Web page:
Effect of pump prime on acidosis, strong-ion-difference and unmeasured ions during cardiopulmonary bypass

F Liskaser, David Story, M Hayhoe, Stephanie Poustie, Michael Bailey, Rinaldo Bellomo

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13 Citations (Scopus)

Abstract

We tested the hypothesis that a cardiopulmonary bypass prime with lactate would be associated with less acidosis than a prime with only chloride anions because of differences in the measured strong-ion-difference. We randomised 20 patients to a 1500 ml bypass prime with either a chloride-only solution (Ringera??s Injection; anions: chloride 152 mmol/l) or a lactated solution (Hartmanna??s solution; anions: chloride 109 mmol/l, lactate 29 mmol/l). Arterial blood was sampled before bypass and then two, five, 15 and 30 minutes after initiating bypass. We used repeated measures analysis of variance to compare groups. In both groups, the base-excess and measured strong-iondifference decreased markedly from baseline after two minutes of bypass. The chloride-only group had greater acidosis with lower base-excess and pH (P 0.05). There was, however, a difference in the net-unmeasured-ions (strong-ion-gap). We conclude that acid-base changes with cardiopulmonary bypass may differ with the prime but that the early differences between chloride-only and lactated primes appear not to be due to differences in the measured strong-ion-difference. We suggest future studies examine other possible mechanisms including unmeasured ions.
Original languageEnglish
Pages (from-to)767 - 772
Number of pages6
JournalAnaesthesia and intensive care
Volume37
Issue number5
Publication statusPublished - 2009

Cite this

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title = "Effect of pump prime on acidosis, strong-ion-difference and unmeasured ions during cardiopulmonary bypass",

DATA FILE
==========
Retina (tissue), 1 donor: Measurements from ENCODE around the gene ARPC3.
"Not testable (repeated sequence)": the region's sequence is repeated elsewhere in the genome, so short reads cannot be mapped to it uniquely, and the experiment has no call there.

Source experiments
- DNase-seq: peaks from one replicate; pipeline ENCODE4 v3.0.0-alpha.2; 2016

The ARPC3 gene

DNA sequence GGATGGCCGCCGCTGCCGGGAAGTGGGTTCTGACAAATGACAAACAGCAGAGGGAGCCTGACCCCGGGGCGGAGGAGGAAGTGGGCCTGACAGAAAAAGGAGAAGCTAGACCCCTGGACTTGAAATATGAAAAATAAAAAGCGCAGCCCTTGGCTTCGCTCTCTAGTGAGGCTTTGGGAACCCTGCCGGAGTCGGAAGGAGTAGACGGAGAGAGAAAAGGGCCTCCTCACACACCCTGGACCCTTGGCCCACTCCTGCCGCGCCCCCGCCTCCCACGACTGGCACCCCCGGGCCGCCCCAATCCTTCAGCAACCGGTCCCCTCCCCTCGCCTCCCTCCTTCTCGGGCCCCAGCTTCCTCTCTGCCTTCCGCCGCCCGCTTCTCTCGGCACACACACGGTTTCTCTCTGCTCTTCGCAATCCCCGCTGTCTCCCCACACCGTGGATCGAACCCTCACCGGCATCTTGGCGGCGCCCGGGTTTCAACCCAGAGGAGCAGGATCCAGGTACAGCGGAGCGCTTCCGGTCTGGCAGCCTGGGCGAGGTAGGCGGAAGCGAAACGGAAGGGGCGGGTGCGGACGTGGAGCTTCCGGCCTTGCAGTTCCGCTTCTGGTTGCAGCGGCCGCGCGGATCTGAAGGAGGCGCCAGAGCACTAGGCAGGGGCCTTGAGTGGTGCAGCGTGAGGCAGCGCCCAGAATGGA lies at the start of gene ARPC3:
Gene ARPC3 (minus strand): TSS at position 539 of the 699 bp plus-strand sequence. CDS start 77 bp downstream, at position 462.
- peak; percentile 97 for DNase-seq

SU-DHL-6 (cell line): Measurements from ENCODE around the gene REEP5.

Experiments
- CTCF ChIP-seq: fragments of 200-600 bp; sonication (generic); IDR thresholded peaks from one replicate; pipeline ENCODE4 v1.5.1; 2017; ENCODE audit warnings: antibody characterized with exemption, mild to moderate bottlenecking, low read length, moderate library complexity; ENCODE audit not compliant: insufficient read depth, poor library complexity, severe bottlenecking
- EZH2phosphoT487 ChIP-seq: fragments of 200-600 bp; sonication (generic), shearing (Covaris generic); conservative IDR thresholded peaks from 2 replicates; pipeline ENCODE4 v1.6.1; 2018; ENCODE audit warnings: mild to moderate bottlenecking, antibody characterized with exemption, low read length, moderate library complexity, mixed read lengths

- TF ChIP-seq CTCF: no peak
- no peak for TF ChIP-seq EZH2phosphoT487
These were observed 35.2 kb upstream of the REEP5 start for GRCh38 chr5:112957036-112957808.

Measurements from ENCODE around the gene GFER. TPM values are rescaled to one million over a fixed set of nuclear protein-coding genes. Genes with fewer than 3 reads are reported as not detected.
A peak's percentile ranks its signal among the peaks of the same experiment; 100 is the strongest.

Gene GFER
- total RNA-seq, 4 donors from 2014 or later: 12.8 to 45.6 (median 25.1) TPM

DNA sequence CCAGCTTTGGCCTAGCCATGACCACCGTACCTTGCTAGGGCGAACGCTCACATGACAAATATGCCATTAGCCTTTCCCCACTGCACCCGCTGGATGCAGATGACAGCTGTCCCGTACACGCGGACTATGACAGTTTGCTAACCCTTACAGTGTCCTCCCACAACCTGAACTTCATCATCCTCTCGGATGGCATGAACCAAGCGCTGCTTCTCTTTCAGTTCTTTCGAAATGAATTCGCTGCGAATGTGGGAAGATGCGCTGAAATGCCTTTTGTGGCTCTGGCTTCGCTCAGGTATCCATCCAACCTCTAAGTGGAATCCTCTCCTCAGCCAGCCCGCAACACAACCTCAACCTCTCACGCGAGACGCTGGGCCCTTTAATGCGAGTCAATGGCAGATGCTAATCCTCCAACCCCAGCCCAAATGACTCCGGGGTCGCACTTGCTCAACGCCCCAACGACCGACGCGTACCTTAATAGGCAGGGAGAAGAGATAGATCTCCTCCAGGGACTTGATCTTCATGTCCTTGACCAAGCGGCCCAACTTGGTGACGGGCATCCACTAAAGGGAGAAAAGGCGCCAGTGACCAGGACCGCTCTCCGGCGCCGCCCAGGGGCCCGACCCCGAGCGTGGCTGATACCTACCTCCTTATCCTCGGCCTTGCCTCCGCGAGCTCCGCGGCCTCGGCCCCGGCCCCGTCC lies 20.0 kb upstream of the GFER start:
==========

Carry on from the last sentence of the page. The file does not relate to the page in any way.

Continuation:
abstract = "We tested the hypothesis that a cardiopulmonary bypass prime with lactate would be associated with less acidosis than a prime with only chloride anions because of differences in the measured strong-ion-difference. We randomised 20 patients to a 1500 ml bypass prime with either a chloride-only solution (Ringera??s Injection; anions: chloride 152 mmol/l) or a lactated solution (Hartmanna??s solution; anions: chloride 109 mmol/l, lactate 29 mmol/l). Arterial blood was sampled before bypass and then two, five, 15 and 30 minutes after initiating bypass. We used repeated measures analysis of variance to compare groups. In both groups, the base-excess and measured strong-iondifference decreased markedly from baseline after two minutes of bypass. The chloride-only group had greater acidosis with lower base-excess and pH (P 0.05). There was, however, a difference in the net-unmeasured-ions (strong-ion-gap). We conclude that acid-base changes with cardiopulmonary bypass may differ with the prime but that the early differences between chloride-only and lactated primes appear not to be due to differences in the measured strong-ion-difference. We suggest future studies examine other possible mechanisms including unmeasured ions.",
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Effect of pump prime on acidosis, strong-ion-difference and unmeasured ions during cardiopulmonary bypass. / Liskaser, F; Story, David; Hayhoe, M; Poustie, Stephanie; Bailey, Michael; Bellomo, Rinaldo.

In: Anaesthesia and intensive care, Vol. 37, No. 5, 2009, p. 767 - 772.

Research output: Contribution to journalArticleResearchpeer-review

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T1 - Effect of pump prime on acidosis, strong-ion-difference and unmeasured ions during cardiopulmonary bypass

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AU - Story, David

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AU - Bailey, Michael

AU - Bellomo, Rinaldo

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AB - We tested the hypothesis that a cardiopulmonary bypass prime with lactate would be associated with less acidosis than a prime with only chloride anions because of differences in the measured strong-ion-difference. We randomised 20 patients to a 1500 ml bypass prime with either a chloride-only solution (Ringera??s Injection; anions: chloride 152 mmol/l) or a lactated solution (Hartmanna??s solution; anions: chloride 109 mmol/l, lactate 29 mmol/l). Arterial blood was sampled before bypass and then two, five, 15 and 30 minutes after initiating bypass. We used repeated measures analysis of variance to compare groups. In both groups, the base-excess and measured strong-iondifference decreased markedly from baseline after two minutes of bypass. The chloride-only group had greater acidosis with lower base-excess and pH (P 0.05). There was, however, a difference in the net-unmeasured-ions (strong-ion-gap). We conclude that acid-base changes with cardiopulmonary bypass may differ with the prime but that the early differences between chloride-only and lactated primes appear not to be due to differences in the measured strong-ion-difference. We suggest future studies examine other possible mechanisms including unmeasured ions.

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